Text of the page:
End-of-the-Year Tips to Recognize Veteran Employees

Photo courtesy of the Consumer Financial Protection Bureau (cfpb.gov).

It’s that time of year when employers re-cap on the year’s successes and struggles, set a clear vision for the new year, and (hopefully) look to recognize their teams’ hard work and commitment. When employing military veterans, many employers struggle to find appropriate and meaningful ways to show appreciation and recognize these employees’ contribution to the company.

As you look to reward and acknowledge your military employees, remember:

  1. Recognition is uncomfortable for many former military service members. During their time in uniform, self-promotion and praise is frowned upon. “Service before self” trained them to pass credit to those they serve alongside. Understand this before you bring acknowledge them publicly.
  2. Their career is unique. During their time in the military, the stresses, duties, risks and rewards they encountered were not anything like a civilian will experience in their professional work day. Given this, be sensitive to recognizing them for work or accomplishments you deem significant, which they might see as insignificant to their talent and potential.
  3. If you aren’t a veteran, you might not know what’s important to them. Unless you have served in uniform or are close with someone who has, it is impossible to envision the work of a military veteran. Instead of guessing what it was like, consult with members of your Veteran Resource Group who can point to areas to avoid, and opportunities to grow the employee’s value in the company.

Here are some suggestions for showing thanks to those members of your team who have served their country, and your company:

  1. Include their family at any events. Does your company host a holiday party? Invite your veteran employee’s spouse to engage them with the work their partner is doing and the people he or she spends time with.
  2. Offer specialized coaching or mentoring. Perhaps your company offers informal or formal mentoring or coaching to all employees. Here is an opportunity to develop a unique track for the military veteran working in the civilian sector. You will soon find their needs, goals and offer is unique and can be leveraged greatly when cultivated.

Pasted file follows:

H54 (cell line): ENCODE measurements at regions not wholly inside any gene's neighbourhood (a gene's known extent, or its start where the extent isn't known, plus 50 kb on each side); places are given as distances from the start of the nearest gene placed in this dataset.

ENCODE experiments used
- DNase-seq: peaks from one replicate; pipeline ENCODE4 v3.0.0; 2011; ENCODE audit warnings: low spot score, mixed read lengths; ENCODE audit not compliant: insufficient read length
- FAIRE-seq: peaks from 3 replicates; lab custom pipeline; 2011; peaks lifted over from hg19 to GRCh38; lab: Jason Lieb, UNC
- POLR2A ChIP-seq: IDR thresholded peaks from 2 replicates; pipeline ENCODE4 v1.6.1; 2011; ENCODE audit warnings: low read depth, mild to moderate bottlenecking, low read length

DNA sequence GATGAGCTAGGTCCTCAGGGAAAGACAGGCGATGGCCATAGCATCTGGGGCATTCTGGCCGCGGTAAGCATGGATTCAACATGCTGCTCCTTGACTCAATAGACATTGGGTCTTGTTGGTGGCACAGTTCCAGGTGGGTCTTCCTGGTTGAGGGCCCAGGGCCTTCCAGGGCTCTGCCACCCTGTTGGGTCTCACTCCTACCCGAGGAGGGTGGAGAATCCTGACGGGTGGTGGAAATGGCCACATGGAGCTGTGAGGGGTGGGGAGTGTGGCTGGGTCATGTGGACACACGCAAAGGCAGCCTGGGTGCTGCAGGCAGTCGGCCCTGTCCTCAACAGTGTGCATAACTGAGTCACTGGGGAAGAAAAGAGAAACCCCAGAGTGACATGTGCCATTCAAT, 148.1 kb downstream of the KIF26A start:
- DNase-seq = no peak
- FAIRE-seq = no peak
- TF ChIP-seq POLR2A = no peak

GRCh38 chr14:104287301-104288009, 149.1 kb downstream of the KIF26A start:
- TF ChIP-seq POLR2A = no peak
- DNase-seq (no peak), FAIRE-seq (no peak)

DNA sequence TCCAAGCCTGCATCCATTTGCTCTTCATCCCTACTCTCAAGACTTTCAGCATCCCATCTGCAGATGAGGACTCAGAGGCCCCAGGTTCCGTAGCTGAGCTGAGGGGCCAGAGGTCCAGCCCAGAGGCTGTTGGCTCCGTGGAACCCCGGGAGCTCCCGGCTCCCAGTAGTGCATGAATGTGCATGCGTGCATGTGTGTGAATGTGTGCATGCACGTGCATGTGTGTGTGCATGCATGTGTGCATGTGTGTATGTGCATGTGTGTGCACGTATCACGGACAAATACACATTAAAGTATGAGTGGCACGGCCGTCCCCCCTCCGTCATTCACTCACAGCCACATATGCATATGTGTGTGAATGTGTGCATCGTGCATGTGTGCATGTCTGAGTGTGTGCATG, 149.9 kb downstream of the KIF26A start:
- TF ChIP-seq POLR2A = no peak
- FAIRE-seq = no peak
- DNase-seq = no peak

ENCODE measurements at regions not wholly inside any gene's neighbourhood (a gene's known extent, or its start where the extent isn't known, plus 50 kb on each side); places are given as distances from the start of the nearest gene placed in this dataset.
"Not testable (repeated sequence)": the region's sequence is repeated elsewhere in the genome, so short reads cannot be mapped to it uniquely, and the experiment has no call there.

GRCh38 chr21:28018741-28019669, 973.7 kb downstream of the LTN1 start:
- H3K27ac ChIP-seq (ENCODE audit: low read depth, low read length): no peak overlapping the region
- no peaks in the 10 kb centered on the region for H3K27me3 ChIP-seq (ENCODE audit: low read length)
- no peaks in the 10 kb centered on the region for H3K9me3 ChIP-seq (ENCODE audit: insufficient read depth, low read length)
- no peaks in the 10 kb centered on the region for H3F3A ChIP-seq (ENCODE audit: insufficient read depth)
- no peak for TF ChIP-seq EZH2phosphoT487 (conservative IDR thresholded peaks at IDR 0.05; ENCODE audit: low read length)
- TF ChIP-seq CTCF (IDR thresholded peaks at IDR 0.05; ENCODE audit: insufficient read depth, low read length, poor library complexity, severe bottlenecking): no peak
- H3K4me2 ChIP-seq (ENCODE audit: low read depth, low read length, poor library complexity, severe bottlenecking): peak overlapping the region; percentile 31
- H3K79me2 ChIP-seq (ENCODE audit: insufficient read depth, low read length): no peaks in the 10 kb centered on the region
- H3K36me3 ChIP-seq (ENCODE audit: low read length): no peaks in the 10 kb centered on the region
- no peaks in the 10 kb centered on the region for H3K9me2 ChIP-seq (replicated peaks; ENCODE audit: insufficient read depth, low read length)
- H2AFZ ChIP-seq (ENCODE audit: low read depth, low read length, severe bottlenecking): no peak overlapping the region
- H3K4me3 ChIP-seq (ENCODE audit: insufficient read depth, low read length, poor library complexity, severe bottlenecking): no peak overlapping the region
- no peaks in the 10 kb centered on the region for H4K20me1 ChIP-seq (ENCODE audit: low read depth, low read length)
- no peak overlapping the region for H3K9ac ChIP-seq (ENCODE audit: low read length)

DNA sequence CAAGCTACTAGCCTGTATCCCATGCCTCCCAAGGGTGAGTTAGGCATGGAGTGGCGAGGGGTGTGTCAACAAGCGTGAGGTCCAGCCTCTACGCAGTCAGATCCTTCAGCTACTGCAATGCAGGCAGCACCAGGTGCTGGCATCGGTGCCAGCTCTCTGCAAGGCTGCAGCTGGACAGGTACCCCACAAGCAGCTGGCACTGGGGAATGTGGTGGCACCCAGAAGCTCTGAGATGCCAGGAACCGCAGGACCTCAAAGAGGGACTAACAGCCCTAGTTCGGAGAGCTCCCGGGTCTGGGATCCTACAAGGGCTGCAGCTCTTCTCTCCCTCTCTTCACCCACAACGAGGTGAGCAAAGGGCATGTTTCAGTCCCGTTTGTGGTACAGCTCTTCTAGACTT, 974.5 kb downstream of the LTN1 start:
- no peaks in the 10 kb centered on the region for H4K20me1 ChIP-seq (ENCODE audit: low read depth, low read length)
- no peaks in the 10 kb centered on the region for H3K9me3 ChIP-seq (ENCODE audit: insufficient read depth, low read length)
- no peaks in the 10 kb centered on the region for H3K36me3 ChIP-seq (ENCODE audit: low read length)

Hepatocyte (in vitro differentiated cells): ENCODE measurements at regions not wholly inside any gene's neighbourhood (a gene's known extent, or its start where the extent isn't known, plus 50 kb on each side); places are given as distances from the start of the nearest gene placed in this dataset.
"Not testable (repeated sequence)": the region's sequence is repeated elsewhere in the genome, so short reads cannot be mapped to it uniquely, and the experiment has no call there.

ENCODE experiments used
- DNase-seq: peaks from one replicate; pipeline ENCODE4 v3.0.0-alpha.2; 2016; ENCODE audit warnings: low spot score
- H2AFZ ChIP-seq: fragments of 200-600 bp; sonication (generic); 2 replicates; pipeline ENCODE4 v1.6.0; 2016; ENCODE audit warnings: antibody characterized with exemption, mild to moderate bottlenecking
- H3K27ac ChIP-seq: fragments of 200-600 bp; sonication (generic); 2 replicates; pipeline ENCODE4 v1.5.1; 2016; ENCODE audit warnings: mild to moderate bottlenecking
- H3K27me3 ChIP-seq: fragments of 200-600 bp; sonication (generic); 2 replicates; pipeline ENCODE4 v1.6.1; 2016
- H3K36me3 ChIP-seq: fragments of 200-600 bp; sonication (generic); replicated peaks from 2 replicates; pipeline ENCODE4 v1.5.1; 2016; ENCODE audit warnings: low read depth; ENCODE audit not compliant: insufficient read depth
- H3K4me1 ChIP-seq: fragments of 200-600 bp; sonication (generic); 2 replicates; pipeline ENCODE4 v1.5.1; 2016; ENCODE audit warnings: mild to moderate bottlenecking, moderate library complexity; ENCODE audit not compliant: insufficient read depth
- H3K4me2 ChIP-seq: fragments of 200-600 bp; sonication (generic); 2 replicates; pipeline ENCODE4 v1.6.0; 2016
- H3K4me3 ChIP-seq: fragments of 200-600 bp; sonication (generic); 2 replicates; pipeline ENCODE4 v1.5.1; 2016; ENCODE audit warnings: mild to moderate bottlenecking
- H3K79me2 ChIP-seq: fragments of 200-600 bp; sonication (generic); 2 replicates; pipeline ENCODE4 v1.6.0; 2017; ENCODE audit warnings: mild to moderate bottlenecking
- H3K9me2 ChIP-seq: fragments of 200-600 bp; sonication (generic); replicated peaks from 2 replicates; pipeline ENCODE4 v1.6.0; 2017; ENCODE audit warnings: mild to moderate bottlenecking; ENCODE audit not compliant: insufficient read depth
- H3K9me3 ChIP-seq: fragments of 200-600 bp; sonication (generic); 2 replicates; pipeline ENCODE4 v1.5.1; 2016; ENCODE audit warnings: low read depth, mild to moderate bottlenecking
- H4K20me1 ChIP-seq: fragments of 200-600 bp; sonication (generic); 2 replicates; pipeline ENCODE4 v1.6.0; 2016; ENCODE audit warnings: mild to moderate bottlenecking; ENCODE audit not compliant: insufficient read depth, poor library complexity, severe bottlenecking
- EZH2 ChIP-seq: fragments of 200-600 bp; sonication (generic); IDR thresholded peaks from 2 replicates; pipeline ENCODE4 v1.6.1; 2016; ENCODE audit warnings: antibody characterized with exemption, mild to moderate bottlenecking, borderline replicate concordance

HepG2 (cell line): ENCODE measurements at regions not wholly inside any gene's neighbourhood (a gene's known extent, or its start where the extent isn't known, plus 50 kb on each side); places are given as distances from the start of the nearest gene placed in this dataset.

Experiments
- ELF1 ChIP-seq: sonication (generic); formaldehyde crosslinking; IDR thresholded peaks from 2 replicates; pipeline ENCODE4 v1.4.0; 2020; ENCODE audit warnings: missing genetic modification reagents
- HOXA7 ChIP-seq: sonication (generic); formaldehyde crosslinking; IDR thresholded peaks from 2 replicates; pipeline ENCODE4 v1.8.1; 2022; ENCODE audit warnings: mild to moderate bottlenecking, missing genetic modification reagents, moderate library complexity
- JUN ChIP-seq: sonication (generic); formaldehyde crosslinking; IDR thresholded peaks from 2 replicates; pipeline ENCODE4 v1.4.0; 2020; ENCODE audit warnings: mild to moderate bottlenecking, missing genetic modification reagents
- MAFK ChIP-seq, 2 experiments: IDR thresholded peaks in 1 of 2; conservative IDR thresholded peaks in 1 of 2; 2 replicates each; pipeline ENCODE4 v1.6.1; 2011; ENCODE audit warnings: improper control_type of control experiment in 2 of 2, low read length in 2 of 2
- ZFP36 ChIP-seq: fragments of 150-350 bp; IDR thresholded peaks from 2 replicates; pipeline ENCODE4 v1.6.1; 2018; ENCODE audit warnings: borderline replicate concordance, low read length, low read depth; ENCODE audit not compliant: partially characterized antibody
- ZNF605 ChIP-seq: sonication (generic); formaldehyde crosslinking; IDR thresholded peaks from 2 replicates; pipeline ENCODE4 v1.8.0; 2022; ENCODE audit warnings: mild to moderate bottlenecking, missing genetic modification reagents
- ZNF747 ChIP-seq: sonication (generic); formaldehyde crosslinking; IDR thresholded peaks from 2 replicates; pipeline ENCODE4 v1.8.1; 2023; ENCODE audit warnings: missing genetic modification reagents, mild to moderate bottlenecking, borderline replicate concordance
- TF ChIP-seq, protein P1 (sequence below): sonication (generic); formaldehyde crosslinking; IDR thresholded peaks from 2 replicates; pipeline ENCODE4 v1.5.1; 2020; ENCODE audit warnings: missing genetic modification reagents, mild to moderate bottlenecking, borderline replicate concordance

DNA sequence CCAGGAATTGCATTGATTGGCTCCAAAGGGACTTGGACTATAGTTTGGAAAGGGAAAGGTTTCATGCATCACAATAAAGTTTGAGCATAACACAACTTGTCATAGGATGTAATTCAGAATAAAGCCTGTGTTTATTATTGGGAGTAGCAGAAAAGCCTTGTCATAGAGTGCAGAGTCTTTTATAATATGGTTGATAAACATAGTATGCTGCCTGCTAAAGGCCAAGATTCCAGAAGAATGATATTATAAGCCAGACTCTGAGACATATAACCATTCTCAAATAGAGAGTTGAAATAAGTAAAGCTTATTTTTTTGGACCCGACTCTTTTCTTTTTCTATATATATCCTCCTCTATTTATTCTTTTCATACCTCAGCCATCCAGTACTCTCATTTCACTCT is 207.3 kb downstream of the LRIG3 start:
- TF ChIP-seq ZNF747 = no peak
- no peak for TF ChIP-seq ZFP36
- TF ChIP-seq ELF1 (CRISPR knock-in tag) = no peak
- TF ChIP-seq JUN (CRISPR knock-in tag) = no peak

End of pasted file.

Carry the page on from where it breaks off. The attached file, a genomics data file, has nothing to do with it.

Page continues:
3. Spend time with a senior leader. Could your senior executives offer to take a veteran employee to lunch for individual “face time”? This would be a great opportunity for your veteran employees to develop rapport with members of the executive team. And, your executives would likely benefit from learning more about their employee’s military service.
  4. Volunteer or donate to veteran cause. Veterans take care of each other because the sense of family learned in the military stays with them long after they take off the uniform. By supporting a veteran charity or initiative, your company can say “thank you” for more than just the service of that one employee.
  5. Give them a platform to share their experience. One company I know recently held a private showing of a military-based documentary and ask several of their veteran employees to participate in a town hall-style discussion afterwards. The veterans were proud to share their own experiences, and give perspective on the movie to their colleagues.

Recognizing any employee for their contribution and work requires attention to their unique needs. Nowhere is this more important than when showing appreciation for those who’ve served our country.

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